This Sunday, a Polish Catholic teen will attend the beatification of a 20th-century nun who she credits with her recovery from a devastating accident.
Karolina Gawrych will carry the relics of Mother Elżbieta Róża Czacka up to the altar of Warsaw’s Temple of Divine Providence on Sept. 12 during the joint beatification of the nun and Cardinal Stefan Wyszyński, who led the Polish Church’s resistance to communism.
The 18-year-old was seriously injured in 2010 when a swing she was playing on collapsed and the overhead beam fell on her.
Her head injuries were so severe that doctors thought that she would either die, remain in a persistent vegetative state, or, in the best-case scenario, lose her sight and hearing.
The Franciscan Sisters Servants of the Cross, a congregation founded by Mother Czacka in 1918, prayed for the seven-year-old girl. The sisters, based in Laski, a village about 10 miles west of Warsaw, sought the intercession of their founder, who died in 1961 after a lifetime of service to her fellow blind people.
The accident took place on Aug. 29. On Sept. 13, there seemed to be a breakthrough when Karolina began to stir. Just two months after the beam came crashing down, she walked out of the hospital on her own two feet.
Completely recovered, she will start next month at the University of Warmia and Mazury in Olsztyn, northern Poland, where she will study psychology.
She has recently been working as a volunteer, while also taking care of her younger siblings.
“I try to talk to them about what happened, to explain to them why I am still here, why I live normally -- so that they may know the power of prayer,” she said at a Sept. 12 press conference at Archbishop’s House, Warsaw.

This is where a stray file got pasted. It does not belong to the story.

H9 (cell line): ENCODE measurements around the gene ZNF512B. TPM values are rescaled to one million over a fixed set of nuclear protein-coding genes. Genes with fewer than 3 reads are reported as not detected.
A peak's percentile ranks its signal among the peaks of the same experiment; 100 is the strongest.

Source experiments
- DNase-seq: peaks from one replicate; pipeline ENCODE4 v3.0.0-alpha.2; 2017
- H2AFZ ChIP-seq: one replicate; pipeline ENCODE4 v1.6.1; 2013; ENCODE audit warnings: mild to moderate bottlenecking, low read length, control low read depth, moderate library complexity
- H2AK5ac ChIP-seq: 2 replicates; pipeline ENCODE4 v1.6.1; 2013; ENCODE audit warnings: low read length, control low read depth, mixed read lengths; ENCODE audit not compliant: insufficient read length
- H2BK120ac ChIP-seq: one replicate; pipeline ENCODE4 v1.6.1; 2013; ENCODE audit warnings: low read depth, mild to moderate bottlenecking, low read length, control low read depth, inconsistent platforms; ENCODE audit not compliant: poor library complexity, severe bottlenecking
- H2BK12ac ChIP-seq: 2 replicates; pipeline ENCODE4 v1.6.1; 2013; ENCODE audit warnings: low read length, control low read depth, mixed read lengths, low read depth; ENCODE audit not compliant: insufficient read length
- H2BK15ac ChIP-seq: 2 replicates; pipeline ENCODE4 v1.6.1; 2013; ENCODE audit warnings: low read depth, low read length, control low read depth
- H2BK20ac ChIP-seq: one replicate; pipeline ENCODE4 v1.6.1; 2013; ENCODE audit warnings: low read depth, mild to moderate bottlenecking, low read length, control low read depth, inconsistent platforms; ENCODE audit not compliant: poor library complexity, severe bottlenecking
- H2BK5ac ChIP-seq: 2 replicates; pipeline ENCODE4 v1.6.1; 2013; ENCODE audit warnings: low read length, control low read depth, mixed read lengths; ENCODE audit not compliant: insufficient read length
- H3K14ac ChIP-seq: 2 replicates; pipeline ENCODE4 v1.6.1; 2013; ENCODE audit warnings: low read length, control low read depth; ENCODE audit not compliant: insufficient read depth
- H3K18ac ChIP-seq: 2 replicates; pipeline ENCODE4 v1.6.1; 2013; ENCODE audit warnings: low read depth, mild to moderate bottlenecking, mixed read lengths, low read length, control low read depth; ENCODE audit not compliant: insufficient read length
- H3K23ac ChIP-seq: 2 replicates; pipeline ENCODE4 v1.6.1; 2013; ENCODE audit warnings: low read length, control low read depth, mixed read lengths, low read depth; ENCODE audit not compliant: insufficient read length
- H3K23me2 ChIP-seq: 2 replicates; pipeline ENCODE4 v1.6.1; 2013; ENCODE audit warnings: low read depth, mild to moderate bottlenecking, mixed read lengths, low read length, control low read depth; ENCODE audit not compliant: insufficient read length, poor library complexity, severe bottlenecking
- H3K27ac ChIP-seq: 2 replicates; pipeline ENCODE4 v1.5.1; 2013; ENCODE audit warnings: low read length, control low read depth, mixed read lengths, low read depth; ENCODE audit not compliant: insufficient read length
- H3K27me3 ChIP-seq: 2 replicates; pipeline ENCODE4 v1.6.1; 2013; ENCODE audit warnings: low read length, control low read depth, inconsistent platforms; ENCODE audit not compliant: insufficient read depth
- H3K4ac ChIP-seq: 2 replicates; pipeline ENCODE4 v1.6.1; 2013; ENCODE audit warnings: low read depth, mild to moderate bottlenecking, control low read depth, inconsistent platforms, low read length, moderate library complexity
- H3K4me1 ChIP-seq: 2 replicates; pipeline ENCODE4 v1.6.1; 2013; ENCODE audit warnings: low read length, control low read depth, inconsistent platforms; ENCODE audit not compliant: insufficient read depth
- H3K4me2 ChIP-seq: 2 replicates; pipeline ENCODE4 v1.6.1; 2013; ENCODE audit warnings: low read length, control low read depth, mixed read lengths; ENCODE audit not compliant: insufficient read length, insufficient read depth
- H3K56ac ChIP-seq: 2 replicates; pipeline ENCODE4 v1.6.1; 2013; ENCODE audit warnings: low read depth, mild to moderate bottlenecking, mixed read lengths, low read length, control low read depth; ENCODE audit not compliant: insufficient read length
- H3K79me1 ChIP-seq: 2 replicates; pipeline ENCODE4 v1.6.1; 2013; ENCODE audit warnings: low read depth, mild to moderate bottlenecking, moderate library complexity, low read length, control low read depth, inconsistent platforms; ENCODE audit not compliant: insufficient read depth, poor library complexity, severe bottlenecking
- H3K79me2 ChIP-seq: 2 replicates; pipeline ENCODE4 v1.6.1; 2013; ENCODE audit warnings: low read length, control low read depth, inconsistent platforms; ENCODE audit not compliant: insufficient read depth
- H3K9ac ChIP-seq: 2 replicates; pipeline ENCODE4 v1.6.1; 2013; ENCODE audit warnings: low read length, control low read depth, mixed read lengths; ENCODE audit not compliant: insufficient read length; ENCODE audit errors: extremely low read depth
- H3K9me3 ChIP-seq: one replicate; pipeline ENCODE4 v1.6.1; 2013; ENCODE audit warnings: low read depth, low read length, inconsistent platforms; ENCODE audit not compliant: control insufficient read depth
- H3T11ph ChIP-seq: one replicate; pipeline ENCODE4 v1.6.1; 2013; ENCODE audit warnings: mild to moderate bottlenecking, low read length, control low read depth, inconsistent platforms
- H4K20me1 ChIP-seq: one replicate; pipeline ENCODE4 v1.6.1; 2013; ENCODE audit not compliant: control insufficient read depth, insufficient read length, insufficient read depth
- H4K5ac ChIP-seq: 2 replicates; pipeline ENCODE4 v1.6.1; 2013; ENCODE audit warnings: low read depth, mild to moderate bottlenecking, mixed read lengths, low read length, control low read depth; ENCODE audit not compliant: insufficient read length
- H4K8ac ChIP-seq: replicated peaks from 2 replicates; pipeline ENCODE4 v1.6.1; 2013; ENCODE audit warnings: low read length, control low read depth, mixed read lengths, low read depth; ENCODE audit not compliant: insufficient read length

“I try to visit the sisters in Laski as often as possible. I visit the grave of Mother Czacka, I thank her for her intercession, I go for walks in nature there, I can calm down and think about my plans and activities.”
On Oct. 27, 2020, Pope Francis authorized the publication of a decree recognizing Karolina’s recovery as a miracle, paving the way for Czacka’s beatification.
The nun will be beatified alongside Cardinal Wyszyński, who is known as the “Primate of the Millennium” because as Primate of Poland he oversaw a nine-year program of preparation culminating in a nationwide celebration of the millennium of Poland’s baptism in 1966, to the consternation of the communist authorities.
In 1988, two years after she joined the community, she underwent surgery for thyroid cancer. The disease continued to spread and she had further treatment at an oncological center in Gliwice, southern Poland. But an almost two-inch tumor developed in her throat, making breaking, swallowing, and sleeping difficult.
“When the doctor informed me of the diagnosis, he said I had a maximum of three months to live. Operating is possible, but it is connected with a high risk of irreversible complications,” Sr. Nulla recalled at the press conference.
She decided not to go ahead with the operation because of the risk to her life.
Sr. Helena Christiana Mickiewicz, who founded Sr. Nulla’s community in 1982, asked the sisters to pray for a miraculous healing through Wyszyński’s intercession. They prayed for the intention nine times a day for several weeks.
On the night of March 14-15, 1989, Sr. Nulla experienced severe pain, but the tumor began to shrink. She left hospital on March 21, completed her novitiate, and has been serving within the community ever since.
In November 2018, a medical board appointed by the Vatican Congregation for the Causes of Saints declared that Sr. Nulla’s recovery was medically inexplicable.
On Oct. 3, 2019, Pope Francis approved the promulgation of a decree recognizing the event as a miracle attributed to Wyszyński’s intercession.
“The doctors told me many times that they only had accepted me in the unit because I was young, so that I would not break down mentally, because the treatment they were giving me could not help me,” Sr. Nulla said.
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“I have seen miracles happen, and believers don’t need much explaining.”
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